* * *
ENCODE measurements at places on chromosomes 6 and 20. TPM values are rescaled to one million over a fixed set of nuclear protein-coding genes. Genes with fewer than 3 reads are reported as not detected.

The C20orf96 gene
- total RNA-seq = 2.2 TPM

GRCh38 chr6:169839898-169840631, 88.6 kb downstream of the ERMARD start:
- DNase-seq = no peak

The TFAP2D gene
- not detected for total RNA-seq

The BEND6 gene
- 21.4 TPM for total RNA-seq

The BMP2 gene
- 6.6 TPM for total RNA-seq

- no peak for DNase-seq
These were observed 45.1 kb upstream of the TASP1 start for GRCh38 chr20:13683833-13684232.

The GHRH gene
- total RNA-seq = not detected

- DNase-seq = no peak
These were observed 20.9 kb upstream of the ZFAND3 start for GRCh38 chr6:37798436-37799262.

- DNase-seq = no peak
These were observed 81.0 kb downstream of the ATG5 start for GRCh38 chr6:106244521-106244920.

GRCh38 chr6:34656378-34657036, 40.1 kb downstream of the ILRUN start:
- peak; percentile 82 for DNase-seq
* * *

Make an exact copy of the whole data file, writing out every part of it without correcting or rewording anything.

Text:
ENCODE measurements at places on chromosomes 6 and 20. TPM values are rescaled to one million over a fixed set of nuclear protein-coding genes. Genes with fewer than 3 reads are reported as not detected.

The C20orf96 gene
- total RNA-seq = 2.2 TPM

GRCh38 chr6:169839898-169840631, 88.6 kb downstream of the ERMARD start:
- DNase-seq = no peak

The TFAP2D gene
- not detected for total RNA-seq

The BEND6 gene
- 21.4 TPM for total RNA-seq

The BMP2 gene
- 6.6 TPM for total RNA-seq

- no peak for DNase-seq
These were observed 45.1 kb upstream of the TASP1 start for GRCh38 chr20:13683833-13684232.

The GHRH gene
- total RNA-seq = not detected

- DNase-seq = no peak
These were observed 20.9 kb upstream of the ZFAND3 start for GRCh38 chr6:37798436-37799262.

- DNase-seq = no peak
These were observed 81.0 kb downstream of the ATG5 start for GRCh38 chr6:106244521-106244920.

GRCh38 chr6:34656378-34657036, 40.1 kb downstream of the ILRUN start:
- peak; percentile 82 for DNase-seq